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Goryeo

Goryeo

Goryeo

By the late 8th century, Silla had been weakened by an internal struggle for power among the nobility; and, by the 10th century, leaders of powerful local factions, such as Gyeon Hwon and Gungye, had established their own regimes. In 892, Gyeon Hwon established a Kingdom named Later Baekje, with Wansanju as its capital, and gained control of present-day Jeolla-do and Chungcheong-do.

Celadon Prunus Vase with Inlaid Cloud and Crane Design (Goryeo, 12th Century). The jade green celadon ware represents the ceramics of the Goryeo period. The exquisite patterns on these objects were created by inlaying white and black clay into grooves etched on their surface. Inlaid designs such as this are recognized as a unique skill.

Celadon Prunus Vase with Inlaid Cloud and Crane Design (Goryeo, 12th Century). The jade green celadon ware represents the ceramics of the Goryeo period. The exquisite patterns on these objects were created by inlaying white and black clay into grooves etched on their surface. Inlaid designs such as this are recognized as a unique skill.



In 901, Gungye, a member of the Silla royal family, founded Later Goguryeo, exerting control over present-day Gangwon-do and Gyeonggi-do. He expanded the territory, reformed the ruling system, and relocated the capital to Cheorwon. He also changed the name of the country to Taebong.

Gungye lost popularity among his people while exerting control over local leaders and strengthening his claim to the throne. In 918, he was driven away by Wang Geon, a local leader from Songak. Wang Geon changed the name of the country to Goryeo, announced that the country would inherit Goguryeo, and moved the capital to Songak. Goryeo remained hostile to Later Baekje and adopted a policy of positive engagement with Silla. In 935, Unified Silla was peacefully incorporated into Goryeo. Following a power struggle among leaders in Later Baekje, Gyeon Hwon surrendered to Wang Geon. In 936, Later Baekje fell to Goryeo. Thus, Wang Geon unified the Later Three Kingdoms on the Korean Peninsula.

Goryeo adopted Confucianism as its political ideology and established an effective education system by founding the Gukjagam (a national higher education institution) and numerous hyanggyo (local private schools). Buddhism also exerted a considerable influence on Goryeo society in general. The Kingdom adopted a more tolerant approach towards the acceptance of other religions, as indicated by the Yeondeunghoe (Lotus Lantern Festival) and Palgwanhoe (Festival of the Eight Vows), rites in which prayers were offered for blessing, based on a syncretic mix of folk religions and Buddhism.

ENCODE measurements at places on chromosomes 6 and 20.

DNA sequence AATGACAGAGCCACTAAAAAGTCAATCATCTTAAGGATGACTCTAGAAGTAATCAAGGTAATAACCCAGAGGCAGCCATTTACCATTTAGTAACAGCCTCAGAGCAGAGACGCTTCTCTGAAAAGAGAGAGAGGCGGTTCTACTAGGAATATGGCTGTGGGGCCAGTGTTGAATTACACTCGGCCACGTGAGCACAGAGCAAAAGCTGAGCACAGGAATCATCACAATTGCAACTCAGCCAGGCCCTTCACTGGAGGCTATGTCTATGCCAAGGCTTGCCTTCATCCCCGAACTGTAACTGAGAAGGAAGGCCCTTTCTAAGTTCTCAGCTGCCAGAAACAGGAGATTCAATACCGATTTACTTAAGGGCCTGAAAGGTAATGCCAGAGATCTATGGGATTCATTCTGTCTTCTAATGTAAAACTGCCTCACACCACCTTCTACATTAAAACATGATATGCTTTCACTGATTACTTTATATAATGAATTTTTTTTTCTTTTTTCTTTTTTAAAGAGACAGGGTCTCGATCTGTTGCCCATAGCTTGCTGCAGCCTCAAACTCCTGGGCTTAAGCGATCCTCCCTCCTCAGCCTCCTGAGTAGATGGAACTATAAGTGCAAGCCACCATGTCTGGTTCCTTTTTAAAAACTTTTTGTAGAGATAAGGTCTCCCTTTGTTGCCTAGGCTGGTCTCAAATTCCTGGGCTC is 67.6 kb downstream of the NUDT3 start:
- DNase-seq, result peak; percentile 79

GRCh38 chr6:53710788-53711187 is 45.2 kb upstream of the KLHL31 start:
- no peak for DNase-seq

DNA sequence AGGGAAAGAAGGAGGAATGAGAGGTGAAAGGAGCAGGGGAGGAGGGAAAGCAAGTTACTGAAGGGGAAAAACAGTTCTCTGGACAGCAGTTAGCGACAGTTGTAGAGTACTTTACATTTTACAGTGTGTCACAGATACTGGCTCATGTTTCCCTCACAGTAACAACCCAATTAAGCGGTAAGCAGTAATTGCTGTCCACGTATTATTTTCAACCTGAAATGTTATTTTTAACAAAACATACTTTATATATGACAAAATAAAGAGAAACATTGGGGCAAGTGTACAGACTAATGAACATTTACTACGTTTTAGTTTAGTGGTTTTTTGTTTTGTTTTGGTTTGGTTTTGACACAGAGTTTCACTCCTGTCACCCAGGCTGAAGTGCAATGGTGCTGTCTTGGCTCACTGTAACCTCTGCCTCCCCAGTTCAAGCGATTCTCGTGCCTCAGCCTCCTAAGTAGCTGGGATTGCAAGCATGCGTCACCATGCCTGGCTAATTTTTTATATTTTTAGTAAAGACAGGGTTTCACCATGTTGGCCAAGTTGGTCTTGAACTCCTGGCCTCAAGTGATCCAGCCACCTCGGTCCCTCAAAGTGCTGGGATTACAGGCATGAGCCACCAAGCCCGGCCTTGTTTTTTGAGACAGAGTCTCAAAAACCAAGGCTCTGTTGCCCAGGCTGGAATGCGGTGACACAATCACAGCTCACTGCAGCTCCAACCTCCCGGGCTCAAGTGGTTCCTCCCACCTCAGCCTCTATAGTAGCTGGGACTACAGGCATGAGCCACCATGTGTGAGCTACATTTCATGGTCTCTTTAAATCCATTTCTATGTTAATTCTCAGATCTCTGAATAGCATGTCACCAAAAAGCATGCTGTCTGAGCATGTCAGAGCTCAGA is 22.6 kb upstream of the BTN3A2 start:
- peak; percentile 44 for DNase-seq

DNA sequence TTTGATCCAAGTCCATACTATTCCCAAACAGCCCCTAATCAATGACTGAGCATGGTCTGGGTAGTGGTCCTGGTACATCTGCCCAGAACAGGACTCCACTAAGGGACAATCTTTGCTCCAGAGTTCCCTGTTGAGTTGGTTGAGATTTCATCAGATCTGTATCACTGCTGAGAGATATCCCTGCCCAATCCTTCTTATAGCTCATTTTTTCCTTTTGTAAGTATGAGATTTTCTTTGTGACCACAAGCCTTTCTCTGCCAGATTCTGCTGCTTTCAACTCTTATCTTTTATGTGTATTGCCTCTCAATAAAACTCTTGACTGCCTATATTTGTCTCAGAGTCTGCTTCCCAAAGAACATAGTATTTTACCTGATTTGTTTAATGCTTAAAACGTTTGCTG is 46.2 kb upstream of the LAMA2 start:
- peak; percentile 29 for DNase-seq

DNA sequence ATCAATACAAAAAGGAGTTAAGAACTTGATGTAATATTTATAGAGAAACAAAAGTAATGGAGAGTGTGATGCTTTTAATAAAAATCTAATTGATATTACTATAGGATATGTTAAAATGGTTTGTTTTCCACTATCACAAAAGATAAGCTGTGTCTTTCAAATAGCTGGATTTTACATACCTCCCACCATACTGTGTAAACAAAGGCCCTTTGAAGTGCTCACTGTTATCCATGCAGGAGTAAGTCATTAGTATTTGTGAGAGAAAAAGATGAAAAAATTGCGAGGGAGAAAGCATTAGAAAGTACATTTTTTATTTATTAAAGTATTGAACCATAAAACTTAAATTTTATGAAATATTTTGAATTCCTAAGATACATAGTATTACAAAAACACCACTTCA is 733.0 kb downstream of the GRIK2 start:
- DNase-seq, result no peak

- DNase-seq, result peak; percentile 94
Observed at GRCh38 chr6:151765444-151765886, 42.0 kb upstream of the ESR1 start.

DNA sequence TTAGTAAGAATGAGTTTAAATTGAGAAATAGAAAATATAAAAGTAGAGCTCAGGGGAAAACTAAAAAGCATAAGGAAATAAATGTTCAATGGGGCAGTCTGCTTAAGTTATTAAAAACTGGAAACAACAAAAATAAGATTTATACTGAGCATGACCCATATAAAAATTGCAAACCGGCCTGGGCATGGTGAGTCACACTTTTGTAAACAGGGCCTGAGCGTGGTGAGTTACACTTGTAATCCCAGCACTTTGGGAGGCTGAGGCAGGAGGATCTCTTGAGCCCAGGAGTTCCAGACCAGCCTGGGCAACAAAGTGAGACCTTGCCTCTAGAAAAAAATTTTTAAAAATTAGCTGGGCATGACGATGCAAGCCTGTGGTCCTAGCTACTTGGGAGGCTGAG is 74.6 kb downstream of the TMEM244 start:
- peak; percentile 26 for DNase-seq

Goryeo engaged in brisk trade with many countries, including Song China. Many traders from Song China, Central Asia, Arabia, Southeast Asia and Japan travelled to Byeongnando, the gateway to the capital, Gaeseong. Traders from Song China sold satin, silk and medicinal herbs, while traders from Goryeo sold hemp cloth and ginseng. Gems such as ivory, crystal, amber were imported from Arabia. And, finally, the name ‘Korea’ originated from Goryeo during this period.

The Goryeo Kingdom gave birth to a splendid culture. The inlaid designs found on Goryeo jade-green porcelain attest to a unique artistry unparalleled elsewhere in the world at that time. The Tripitaka Koreana(a Korean collection of the Tripitaka, or Buddhist scriptures, carved onto 81,258 wooden printing blocks), which was made during the Goryeo Period, is the essence of Buddhist culture and the pinnacle of achievement of wooden printing block technology. The world’s first metal printing types were also invented during the Goryeo Period. According to the pertinent records, the people of Goryeo invented metal printing types more than 200 years before Johannes Gutenburg in Europe. A book entitled Jikji (Anthology of Great Buddhist Priests' Zen Teachings) was printed in 1377 with metal printing types, 78 years ahead of its European homologue printed in 1455. Jikji is kept at the National Library of France and was registered as a Memory of the World in 2001.

Goryeo (11th Century)

Goryeo (11th Century)




War with the Mongols

Jikji (1377), the oldest extant text printed with movable metal type

Jikji (1377), the oldest extant text printed with movable metal type



In the early 13th century, the situation in China changed abruptly. The Mongols conquered the Jin Dynasty of China and expanded their influence into the Korean Peninsula. They invaded Goryeo seven times between 1231 and 1259. In an effort to resist these attacks, Goryeo moved its capital to Ganghwa. Even ordinary people and slaves fought the invaders. In 1259, a peace agreement was signed between the two countries. The Yuan Dynasty of China established by the Mongols accepted Goryeo’s six conditions for peace, including a guarantee of the continued existence of the Goryeo Dynasty and Mongol troops’ immediate withdrawal from the Korean Peninsula. The agreement was a result of Goryeo’s persistent resistance to the Mongols’ plan to bring Goryeo under its direct control.

Despite the agreement with the Mongols, a group of Goryeo troops continued to fight them, moving their base of operations to Jindo and then to Jejudo. They continued to fight until 1273. Their forty-two-year campaign of resistance against the Mongols, the world’s strongest power at that time, attests to their perseverance and indomitable spirit. However, the national land was devastated and people’s lives were destroyed due to the long years of war. The Mongols destroyed many precious cultural heritages, including the nine-tier pagoda at Hwangnyongsa Temple.

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